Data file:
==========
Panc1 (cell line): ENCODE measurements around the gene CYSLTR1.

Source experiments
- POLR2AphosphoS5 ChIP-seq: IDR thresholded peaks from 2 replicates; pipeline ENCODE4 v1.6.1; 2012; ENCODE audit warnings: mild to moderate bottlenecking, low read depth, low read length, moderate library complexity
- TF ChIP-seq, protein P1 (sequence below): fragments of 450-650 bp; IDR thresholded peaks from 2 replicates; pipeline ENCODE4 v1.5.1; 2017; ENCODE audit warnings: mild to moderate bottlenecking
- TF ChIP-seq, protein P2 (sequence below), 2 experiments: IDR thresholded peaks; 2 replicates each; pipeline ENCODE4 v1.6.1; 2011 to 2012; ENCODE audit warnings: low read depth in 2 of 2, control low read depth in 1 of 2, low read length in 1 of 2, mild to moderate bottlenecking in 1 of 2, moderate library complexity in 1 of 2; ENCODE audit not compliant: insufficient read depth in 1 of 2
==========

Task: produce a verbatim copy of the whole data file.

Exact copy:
Panc1 (cell line): ENCODE measurements around the gene CYSLTR1.

Source experiments
- POLR2AphosphoS5 ChIP-seq: IDR thresholded peaks from 2 replicates; pipeline ENCODE4 v1.6.1; 2012; ENCODE audit warnings: mild to moderate bottlenecking, low read depth, low read length, moderate library complexity
- TF ChIP-seq, protein P1 (sequence below): fragments of 450-650 bp; IDR thresholded peaks from 2 replicates; pipeline ENCODE4 v1.5.1; 2017; ENCODE audit warnings: mild to moderate bottlenecking
- TF ChIP-seq, protein P2 (sequence below), 2 experiments: IDR thresholded peaks; 2 replicates each; pipeline ENCODE4 v1.6.1; 2011 to 2012; ENCODE audit warnings: low read depth in 2 of 2, control low read depth in 1 of 2, low read length in 1 of 2, mild to moderate bottlenecking in 1 of 2, moderate library complexity in 1 of 2; ENCODE audit not compliant: insufficient read depth in 1 of 2